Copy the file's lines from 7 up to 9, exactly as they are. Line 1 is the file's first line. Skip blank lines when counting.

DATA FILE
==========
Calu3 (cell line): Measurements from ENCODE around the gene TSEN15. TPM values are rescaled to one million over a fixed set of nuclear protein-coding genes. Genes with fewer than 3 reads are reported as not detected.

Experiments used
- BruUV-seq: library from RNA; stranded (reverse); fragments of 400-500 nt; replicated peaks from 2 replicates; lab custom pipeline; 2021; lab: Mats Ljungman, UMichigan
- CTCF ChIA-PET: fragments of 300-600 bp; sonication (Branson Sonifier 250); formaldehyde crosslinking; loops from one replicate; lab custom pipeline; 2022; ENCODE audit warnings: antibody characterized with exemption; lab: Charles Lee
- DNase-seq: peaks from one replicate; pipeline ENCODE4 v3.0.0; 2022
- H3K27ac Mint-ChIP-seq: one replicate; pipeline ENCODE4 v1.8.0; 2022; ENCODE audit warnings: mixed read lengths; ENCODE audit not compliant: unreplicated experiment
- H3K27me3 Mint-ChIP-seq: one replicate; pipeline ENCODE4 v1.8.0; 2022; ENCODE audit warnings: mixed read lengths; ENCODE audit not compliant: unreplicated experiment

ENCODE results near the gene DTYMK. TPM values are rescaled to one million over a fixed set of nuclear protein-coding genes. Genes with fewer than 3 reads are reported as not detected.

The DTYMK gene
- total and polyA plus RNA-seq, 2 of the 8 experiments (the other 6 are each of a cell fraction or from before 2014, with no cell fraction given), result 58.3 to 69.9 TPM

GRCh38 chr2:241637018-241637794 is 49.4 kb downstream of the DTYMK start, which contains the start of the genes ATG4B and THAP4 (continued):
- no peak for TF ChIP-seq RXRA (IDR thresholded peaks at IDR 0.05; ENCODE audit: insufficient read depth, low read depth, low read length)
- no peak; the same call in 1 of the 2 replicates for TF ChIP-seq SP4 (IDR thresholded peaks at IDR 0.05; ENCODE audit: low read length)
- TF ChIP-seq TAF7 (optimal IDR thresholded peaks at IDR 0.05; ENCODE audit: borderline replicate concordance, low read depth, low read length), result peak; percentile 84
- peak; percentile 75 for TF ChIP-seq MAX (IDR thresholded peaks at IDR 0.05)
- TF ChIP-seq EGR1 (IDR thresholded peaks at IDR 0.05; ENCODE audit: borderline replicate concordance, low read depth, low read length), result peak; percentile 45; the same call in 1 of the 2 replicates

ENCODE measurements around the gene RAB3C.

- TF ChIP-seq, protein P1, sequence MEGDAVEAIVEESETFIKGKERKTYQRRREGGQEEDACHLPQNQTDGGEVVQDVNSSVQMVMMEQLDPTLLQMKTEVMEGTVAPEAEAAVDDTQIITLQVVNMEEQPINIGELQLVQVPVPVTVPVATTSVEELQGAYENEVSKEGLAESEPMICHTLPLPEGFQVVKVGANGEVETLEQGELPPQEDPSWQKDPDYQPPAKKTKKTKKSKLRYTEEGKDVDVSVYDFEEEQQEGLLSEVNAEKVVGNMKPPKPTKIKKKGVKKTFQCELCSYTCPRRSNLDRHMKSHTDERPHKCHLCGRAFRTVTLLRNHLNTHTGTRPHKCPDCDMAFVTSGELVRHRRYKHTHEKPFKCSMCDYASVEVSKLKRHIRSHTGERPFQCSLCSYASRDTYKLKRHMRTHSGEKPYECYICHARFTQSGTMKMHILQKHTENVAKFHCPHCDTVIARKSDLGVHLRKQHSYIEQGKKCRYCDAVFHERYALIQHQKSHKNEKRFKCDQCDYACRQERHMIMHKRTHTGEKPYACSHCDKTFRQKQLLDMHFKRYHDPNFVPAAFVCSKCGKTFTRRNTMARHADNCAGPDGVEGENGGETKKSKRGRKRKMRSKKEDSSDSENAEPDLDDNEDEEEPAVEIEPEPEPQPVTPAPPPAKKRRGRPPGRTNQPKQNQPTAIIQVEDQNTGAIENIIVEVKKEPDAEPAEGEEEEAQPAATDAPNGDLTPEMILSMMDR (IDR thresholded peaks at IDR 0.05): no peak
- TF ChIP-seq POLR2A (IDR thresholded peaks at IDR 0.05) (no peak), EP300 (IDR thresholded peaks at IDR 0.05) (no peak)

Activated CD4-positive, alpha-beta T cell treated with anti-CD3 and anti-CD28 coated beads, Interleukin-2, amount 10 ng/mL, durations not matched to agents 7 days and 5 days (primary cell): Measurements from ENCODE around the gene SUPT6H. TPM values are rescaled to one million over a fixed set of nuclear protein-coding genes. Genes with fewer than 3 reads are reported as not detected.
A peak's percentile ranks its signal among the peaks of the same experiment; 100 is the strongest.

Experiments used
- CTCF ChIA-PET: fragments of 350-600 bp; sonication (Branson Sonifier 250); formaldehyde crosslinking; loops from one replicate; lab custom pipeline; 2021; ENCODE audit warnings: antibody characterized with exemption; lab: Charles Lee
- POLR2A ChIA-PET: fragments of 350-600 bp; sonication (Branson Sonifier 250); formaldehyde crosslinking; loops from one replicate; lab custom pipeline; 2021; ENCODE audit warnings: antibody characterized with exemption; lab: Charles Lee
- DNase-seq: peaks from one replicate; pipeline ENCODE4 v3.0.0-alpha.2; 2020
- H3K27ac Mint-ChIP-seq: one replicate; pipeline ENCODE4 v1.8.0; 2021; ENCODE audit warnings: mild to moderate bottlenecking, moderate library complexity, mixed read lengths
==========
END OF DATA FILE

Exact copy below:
- H3K27me3 Mint-ChIP-seq: one replicate; pipeline ENCODE4 v1.8.0; 2022; ENCODE audit warnings: mixed read lengths; ENCODE audit not compliant: unreplicated experiment

ENCODE results near the gene DTYMK. TPM values are rescaled to one million over a fixed set of nuclear protein-coding genes. Genes with fewer than 3 reads are reported as not detected.

The DTYMK gene